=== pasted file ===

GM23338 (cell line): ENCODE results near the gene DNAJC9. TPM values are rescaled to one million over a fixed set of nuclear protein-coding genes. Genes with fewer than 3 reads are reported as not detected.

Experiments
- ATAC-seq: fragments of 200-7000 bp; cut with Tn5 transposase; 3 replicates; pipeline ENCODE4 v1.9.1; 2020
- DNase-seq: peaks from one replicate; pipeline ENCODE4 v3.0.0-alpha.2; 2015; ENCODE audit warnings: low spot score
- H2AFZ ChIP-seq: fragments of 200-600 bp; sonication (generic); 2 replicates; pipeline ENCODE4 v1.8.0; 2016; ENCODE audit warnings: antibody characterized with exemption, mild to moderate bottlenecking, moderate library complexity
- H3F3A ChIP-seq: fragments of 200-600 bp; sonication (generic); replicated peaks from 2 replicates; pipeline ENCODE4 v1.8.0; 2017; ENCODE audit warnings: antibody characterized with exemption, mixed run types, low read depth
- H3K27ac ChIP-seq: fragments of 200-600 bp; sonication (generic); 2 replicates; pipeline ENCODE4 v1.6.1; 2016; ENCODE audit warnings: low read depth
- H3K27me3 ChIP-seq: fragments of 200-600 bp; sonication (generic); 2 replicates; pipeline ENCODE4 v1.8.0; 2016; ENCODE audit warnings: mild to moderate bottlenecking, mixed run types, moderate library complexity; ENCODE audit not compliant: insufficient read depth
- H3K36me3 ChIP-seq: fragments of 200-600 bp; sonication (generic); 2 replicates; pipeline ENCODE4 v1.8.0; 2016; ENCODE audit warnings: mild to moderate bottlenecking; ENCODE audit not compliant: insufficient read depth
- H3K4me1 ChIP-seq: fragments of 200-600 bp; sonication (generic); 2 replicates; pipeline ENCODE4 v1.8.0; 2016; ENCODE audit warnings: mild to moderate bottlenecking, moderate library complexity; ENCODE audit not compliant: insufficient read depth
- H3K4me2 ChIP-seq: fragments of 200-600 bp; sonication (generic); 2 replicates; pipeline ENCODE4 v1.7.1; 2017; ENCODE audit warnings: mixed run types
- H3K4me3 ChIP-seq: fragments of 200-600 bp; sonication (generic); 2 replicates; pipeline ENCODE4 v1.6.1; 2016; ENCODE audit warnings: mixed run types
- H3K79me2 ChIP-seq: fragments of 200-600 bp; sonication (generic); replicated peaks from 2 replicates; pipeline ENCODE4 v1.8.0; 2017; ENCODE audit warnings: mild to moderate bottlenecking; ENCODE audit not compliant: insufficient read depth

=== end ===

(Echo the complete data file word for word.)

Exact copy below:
GM23338 (cell line): ENCODE results near the gene DNAJC9. TPM values are rescaled to one million over a fixed set of nuclear protein-coding genes. Genes with fewer than 3 reads are reported as not detected.

Experiments
- ATAC-seq: fragments of 200-7000 bp; cut with Tn5 transposase; 3 replicates; pipeline ENCODE4 v1.9.1; 2020
- DNase-seq: peaks from one replicate; pipeline ENCODE4 v3.0.0-alpha.2; 2015; ENCODE audit warnings: low spot score
- H2AFZ ChIP-seq: fragments of 200-600 bp; sonication (generic); 2 replicates; pipeline ENCODE4 v1.8.0; 2016; ENCODE audit warnings: antibody characterized with exemption, mild to moderate bottlenecking, moderate library complexity
- H3F3A ChIP-seq: fragments of 200-600 bp; sonication (generic); replicated peaks from 2 replicates; pipeline ENCODE4 v1.8.0; 2017; ENCODE audit warnings: antibody characterized with exemption, mixed run types, low read depth
- H3K27ac ChIP-seq: fragments of 200-600 bp; sonication (generic); 2 replicates; pipeline ENCODE4 v1.6.1; 2016; ENCODE audit warnings: low read depth
- H3K27me3 ChIP-seq: fragments of 200-600 bp; sonication (generic); 2 replicates; pipeline ENCODE4 v1.8.0; 2016; ENCODE audit warnings: mild to moderate bottlenecking, mixed run types, moderate library complexity; ENCODE audit not compliant: insufficient read depth
- H3K36me3 ChIP-seq: fragments of 200-600 bp; sonication (generic); 2 replicates; pipeline ENCODE4 v1.8.0; 2016; ENCODE audit warnings: mild to moderate bottlenecking; ENCODE audit not compliant: insufficient read depth
- H3K4me1 ChIP-seq: fragments of 200-600 bp; sonication (generic); 2 replicates; pipeline ENCODE4 v1.8.0; 2016; ENCODE audit warnings: mild to moderate bottlenecking, moderate library complexity; ENCODE audit not compliant: insufficient read depth
- H3K4me2 ChIP-seq: fragments of 200-600 bp; sonication (generic); 2 replicates; pipeline ENCODE4 v1.7.1; 2017; ENCODE audit warnings: mixed run types
- H3K4me3 ChIP-seq: fragments of 200-600 bp; sonication (generic); 2 replicates; pipeline ENCODE4 v1.6.1; 2016; ENCODE audit warnings: mixed run types
- H3K79me2 ChIP-seq: fragments of 200-600 bp; sonication (generic); replicated peaks from 2 replicates; pipeline ENCODE4 v1.8.0; 2017; ENCODE audit warnings: mild to moderate bottlenecking; ENCODE audit not compliant: insufficient read depth